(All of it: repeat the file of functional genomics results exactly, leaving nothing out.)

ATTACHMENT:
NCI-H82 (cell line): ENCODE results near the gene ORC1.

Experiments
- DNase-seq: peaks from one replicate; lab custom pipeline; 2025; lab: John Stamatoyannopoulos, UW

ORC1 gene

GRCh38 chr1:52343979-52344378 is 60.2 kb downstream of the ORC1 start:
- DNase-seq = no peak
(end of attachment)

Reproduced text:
NCI-H82 (cell line): ENCODE results near the gene ORC1.

Experiments
- DNase-seq: peaks from one replicate; lab custom pipeline; 2025; lab: John Stamatoyannopoulos, UW

ORC1 gene

GRCh38 chr1:52343979-52344378 is 60.2 kb downstream of the ORC1 start:
- DNase-seq = no peak